The big trip to the UK looms. It's my first and I'm greatly looking forward to it -- all the more so because I have long been fascinated by the place and its history. Although I can't say it was always my plan to do a PhD in British military aviation history, looking back, there were some clues:
Go ahead and laugh! This is a drawing I did when I was 9 or 10. It shows a Hawker Hurricane,1 specifically PZ865, "The Last of the Many", the final production unit. I proudly showed it to our neighbour across the road, who (as I recall) had been in the air force in the war (which back then, meant the Second World War). All I can remember of his reaction was that he said the nose was too long for a Hurricane, and well, he was right :)
I used to draw a lot when I was a kid. Later on it was mostly spaceships and robots, but at this stage there were more aeroplanes than anything else. They were mostly from the Second World War and, aside from a few German adversaries in the background, they're all British. Not Australian, and certainly not American. This was a definite bias on my part: I was also a keen (if inept) maker of model aeroplanes, and when I was given a model of perhaps the greatest fighter of the war, the North American P-51 Mustang, I did not hesitate to stick the RAF decals on it instead of the USAAF ones.
So why was I so pro-British?2 One big part of it must have been finding Paul Brickhill's biography of Douglas Bader, Reach for the Sky (1954), on my grandfather's bookshelf. I must have read it a dozen times or more. Of course the story of Bader's triumph over the loss of his legs was inspiring, but the part I loved best was about the Battle of Britain itself. The gallant few against the enemy hordes. Dorniers and Hurricanes, Duxford and North Weald, Hugh Dundas and Denis Crowley-Milling. I didn't understand it all but trying to work it out was part of the fun. And I definitely understood that the Brits were the goodies and Jerry the baddies.
So I grew up barracking for the British. This is probably a bit strange in Australia today, and perhaps requires some explanation, because Britain is nowhere near as important to us as it once was, on almost any measure you care to name. I knew they were on our side in the war, and probably had some vague idea that there was some sort of close relationship between Australia and the British going back to Captain Cook. I grew up in a smallish country town, and I suspect there was a residual affection for Britain there which disappeared much earlier in the more cosmopolitan cities. (When we moved down to Melbourne a few years later, nobody I knew cared about the war, much less 242 Squadron -- which is when I turned to drawing spaceships.) But there was another, more important source of my Anglophilia: television. At this time -- the early 1980s -- there were many more British television shows airing in Australia that there are today, or at least it seems that way to me. British sitcoms, in particular, were common even on commercial channels, where today they are not to be found at all. (I don't exactly miss shows of the calibre of Love Thy Neighbour, but what about something that's actually good, like Spaced?) They only show American sitcoms now (Australian ones are almost never worth watching), which is perhaps surprising given that the Australian sense of humour supposedly has more in common with the British equivalent than the American.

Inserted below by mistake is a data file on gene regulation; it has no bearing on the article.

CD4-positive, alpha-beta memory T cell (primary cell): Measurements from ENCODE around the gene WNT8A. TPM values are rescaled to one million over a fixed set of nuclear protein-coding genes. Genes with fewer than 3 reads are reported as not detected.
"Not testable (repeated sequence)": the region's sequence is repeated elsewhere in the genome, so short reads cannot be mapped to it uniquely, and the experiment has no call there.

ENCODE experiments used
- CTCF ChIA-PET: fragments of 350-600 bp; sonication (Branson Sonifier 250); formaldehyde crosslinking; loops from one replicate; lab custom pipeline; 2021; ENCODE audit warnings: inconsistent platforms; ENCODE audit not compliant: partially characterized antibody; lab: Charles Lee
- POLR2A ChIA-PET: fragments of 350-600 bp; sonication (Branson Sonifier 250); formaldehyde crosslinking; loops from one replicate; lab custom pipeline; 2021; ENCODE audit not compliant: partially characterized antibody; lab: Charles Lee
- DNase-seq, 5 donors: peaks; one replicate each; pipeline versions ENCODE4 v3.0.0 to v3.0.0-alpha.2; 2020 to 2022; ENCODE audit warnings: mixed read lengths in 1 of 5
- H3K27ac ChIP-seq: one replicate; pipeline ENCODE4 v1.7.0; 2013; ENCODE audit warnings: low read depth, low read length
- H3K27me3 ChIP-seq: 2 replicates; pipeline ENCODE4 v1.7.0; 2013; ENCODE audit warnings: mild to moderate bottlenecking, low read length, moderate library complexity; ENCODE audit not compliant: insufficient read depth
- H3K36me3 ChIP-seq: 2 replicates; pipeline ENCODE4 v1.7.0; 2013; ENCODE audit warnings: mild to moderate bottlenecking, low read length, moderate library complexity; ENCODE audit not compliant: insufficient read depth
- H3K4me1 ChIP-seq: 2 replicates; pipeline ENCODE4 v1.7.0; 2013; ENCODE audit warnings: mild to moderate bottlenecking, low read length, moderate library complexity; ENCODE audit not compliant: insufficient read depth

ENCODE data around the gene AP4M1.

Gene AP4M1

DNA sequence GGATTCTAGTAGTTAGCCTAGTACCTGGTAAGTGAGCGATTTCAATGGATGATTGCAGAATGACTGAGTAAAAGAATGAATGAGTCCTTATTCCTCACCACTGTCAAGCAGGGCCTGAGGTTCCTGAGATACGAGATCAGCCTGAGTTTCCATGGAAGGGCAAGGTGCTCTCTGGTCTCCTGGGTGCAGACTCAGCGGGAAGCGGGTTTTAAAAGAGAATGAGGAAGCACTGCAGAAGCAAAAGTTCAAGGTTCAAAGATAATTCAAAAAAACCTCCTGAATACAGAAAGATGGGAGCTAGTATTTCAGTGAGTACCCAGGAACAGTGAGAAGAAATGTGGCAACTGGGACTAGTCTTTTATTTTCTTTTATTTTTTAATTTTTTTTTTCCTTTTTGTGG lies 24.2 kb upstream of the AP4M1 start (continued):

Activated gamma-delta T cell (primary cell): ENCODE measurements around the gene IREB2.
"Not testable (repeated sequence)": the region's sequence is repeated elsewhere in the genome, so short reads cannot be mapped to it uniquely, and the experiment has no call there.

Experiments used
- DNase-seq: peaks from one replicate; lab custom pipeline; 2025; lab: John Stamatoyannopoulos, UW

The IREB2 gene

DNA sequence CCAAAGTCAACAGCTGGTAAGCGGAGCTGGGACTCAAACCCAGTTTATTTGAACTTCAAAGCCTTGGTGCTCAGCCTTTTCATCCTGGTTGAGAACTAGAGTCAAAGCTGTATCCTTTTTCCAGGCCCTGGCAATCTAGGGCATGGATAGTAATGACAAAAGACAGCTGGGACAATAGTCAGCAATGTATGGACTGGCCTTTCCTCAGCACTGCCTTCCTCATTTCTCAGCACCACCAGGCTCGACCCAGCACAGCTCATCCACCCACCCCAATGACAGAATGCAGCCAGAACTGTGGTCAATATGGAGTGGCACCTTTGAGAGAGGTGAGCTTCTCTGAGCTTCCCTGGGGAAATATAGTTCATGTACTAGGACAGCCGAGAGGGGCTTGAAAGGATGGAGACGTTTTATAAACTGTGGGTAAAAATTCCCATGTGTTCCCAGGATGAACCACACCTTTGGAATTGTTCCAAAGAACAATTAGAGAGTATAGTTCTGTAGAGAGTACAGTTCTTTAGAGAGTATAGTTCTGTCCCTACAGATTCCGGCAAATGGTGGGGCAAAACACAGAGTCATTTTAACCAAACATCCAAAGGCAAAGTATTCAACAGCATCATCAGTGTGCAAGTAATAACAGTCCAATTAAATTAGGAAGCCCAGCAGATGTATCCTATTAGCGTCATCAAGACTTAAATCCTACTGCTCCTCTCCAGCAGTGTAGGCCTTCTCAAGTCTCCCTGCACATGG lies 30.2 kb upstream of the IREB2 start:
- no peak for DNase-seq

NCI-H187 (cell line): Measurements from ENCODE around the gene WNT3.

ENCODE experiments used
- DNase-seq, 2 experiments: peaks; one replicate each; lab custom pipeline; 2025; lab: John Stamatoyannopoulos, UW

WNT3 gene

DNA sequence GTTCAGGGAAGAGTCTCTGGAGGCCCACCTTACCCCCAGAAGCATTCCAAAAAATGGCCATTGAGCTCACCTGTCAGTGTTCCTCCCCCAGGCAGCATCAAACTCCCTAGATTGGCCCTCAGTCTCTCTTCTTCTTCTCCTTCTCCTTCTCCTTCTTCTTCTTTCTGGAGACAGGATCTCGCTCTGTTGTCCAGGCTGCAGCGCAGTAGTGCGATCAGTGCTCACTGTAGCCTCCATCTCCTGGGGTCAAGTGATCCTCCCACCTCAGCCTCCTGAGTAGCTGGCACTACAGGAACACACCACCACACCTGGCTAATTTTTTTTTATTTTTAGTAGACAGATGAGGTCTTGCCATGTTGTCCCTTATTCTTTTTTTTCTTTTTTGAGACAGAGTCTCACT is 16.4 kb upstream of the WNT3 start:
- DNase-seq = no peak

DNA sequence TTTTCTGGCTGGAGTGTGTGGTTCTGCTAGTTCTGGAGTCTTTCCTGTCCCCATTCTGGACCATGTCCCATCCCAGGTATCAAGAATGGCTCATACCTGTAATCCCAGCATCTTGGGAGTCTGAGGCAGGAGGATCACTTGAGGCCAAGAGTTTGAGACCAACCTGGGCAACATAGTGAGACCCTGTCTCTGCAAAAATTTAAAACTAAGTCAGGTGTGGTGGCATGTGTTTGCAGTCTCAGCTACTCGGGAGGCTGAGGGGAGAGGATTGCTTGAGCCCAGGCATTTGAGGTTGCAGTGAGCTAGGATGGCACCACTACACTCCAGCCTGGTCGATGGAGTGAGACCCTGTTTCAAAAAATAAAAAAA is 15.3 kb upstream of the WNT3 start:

There were many British shows I watched regularly at the time, but there were two I (along with all my friends) adored in particular, which were usually shown every weeknight on the ABC (the Australian equivalent of the BBC), almost continually repeated: The Goodies and Doctor Who. These were hugely effective vehicles for spreading ideas about British culture and history, usually stereotypical, distorted and out of context to be sure, but they did help me gain some sort of appreciation of this thing called "Britain". Doctor Who is still well-known today, and deservedly winning new fans in its current incarnation, so I'll talk more about The Goodies, which is much more obscure these days. The Goodies were three men, Tim Brooke-Taylor, Graeme Garden, and Bill Oddie, who were willing to do "anything, anytime, anywhere", which usually ended up being some absurd job like setting up a pirate radio station and post office (in a submarine just outside the 3-mile limit, naturally), and nearly always involved oversized props at one point or another. One of the three would often end up catching megalomania, with the other two teaming up against him to cut him down to size, which is interesting when you consider that each character represented a social class (upper, middle, working) and if you take the whole thing too seriously, which you shouldn't!
To be honest not all of it has aged that well (sitcoms often don't) and I'm not sure if anyone would find it funny if they hadn't grown up with it; but I still enjoy them, and if you've got half an hour to spare have a look at this episode, "War babies" (in three parts), which was originally broadcast in 1980 and is set during the Second World War.
There's a lot in here, tropes and references which I absorbed impressionistically but only came to understand more fully many years later: newsreels, Neville Chamberlain,3 war fears, Lady Chatterley's Lover, public schools, conkers, stereotypically dense German sentries, air raid sirens, gas masks, and above all, Winston Churchill: the voice, the cigars, the siren suit, the V sign, we shall fight on the beaches, never in the field of human conflict. And to cap it all off, a surreal replay of both 25 December 1914 and 30 July 1966, coming down to a penalty shootout between Churchill's two-year-old bionic double and a German tank.
Hmmm, come to think of it, it's probably a miracle I don't have more misconceptions about British history than I already do ...